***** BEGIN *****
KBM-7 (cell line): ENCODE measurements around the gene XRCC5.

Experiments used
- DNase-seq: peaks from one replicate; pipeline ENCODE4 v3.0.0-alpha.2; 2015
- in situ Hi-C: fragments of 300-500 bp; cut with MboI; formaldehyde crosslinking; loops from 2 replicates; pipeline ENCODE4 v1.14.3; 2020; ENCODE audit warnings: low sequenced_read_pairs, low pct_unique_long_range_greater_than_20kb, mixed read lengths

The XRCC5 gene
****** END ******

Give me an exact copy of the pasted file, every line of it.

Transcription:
KBM-7 (cell line): ENCODE measurements around the gene XRCC5.

Experiments used
- DNase-seq: peaks from one replicate; pipeline ENCODE4 v3.0.0-alpha.2; 2015
- in situ Hi-C: fragments of 300-500 bp; cut with MboI; formaldehyde crosslinking; loops from 2 replicates; pipeline ENCODE4 v1.14.3; 2020; ENCODE audit warnings: low sequenced_read_pairs, low pct_unique_long_range_greater_than_20kb, mixed read lengths

The XRCC5 gene